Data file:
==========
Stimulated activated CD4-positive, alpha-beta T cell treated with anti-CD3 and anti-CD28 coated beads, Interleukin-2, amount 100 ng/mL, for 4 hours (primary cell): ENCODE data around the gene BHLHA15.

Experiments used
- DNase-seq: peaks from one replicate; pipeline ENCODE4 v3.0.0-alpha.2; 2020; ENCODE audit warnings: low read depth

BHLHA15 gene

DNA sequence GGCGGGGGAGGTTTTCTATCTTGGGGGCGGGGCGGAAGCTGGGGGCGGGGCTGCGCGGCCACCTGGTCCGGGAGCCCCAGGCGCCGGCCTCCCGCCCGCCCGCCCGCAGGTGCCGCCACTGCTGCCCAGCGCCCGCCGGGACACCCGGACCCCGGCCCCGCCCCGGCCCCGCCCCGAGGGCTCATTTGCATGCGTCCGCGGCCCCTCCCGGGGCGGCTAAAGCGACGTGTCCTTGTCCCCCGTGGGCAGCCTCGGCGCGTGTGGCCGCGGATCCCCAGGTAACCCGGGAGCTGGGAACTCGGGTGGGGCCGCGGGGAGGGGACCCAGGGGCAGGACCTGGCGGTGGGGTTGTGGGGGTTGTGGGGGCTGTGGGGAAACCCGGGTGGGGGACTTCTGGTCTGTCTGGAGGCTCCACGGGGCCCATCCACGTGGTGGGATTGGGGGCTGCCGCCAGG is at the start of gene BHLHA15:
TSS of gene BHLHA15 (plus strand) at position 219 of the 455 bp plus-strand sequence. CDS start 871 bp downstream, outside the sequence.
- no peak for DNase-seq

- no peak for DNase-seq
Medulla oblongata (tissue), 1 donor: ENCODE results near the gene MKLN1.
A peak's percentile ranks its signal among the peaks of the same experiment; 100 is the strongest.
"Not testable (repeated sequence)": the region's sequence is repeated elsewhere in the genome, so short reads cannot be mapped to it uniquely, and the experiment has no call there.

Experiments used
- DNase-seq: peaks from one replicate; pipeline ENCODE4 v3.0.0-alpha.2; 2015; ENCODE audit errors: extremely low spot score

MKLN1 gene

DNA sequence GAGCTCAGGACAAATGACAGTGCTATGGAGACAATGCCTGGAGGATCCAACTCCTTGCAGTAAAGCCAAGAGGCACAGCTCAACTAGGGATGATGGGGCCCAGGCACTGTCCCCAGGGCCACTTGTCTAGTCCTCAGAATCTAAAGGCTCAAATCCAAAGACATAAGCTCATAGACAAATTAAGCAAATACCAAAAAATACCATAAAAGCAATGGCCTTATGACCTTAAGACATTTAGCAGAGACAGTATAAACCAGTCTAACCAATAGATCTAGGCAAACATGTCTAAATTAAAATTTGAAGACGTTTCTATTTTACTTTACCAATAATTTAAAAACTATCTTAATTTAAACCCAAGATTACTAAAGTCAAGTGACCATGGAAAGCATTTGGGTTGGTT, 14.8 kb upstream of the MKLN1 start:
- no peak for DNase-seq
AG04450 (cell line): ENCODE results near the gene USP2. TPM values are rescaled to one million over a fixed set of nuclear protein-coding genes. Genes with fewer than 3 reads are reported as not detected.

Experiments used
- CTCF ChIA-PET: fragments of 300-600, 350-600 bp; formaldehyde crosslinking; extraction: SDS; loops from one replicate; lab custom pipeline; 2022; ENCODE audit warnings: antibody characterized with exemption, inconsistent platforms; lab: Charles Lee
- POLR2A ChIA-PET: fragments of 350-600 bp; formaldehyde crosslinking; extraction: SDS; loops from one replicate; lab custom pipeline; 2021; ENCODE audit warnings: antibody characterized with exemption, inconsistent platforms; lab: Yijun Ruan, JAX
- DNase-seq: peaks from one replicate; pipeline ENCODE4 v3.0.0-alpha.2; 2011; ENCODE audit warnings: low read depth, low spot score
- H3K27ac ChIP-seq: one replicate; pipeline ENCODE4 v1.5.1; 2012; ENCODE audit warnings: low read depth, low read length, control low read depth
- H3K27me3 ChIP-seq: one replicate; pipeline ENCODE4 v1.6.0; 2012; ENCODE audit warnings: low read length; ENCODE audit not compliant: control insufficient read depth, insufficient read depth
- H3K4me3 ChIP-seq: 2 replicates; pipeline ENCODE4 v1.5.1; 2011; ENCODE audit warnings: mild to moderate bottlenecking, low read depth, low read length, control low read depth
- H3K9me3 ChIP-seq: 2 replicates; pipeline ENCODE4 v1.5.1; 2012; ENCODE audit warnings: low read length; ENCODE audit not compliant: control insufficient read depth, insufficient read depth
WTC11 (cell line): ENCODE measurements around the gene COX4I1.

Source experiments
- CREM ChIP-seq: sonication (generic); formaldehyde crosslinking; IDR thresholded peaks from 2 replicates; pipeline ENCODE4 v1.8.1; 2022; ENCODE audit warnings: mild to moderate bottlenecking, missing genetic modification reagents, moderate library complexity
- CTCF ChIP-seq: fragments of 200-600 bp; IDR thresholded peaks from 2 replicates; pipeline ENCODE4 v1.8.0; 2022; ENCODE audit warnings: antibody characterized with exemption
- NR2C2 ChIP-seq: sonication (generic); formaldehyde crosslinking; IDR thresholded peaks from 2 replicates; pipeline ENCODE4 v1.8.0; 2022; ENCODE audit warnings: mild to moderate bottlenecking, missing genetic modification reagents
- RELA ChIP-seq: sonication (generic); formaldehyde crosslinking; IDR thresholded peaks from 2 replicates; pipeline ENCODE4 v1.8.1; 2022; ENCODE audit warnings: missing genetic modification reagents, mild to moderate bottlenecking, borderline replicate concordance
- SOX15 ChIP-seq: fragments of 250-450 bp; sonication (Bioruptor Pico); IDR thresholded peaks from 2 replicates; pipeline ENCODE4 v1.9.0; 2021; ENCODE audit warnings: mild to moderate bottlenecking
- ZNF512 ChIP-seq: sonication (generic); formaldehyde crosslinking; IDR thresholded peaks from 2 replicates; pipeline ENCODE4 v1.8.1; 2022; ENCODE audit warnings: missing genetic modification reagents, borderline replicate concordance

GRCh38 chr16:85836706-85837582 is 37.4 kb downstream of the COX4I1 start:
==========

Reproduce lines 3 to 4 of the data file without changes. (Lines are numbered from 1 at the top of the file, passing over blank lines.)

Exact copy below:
- DNase-seq: peaks from one replicate; pipeline ENCODE4 v3.0.0-alpha.2; 2020; ENCODE audit warnings: low read depth

BHLHA15 gene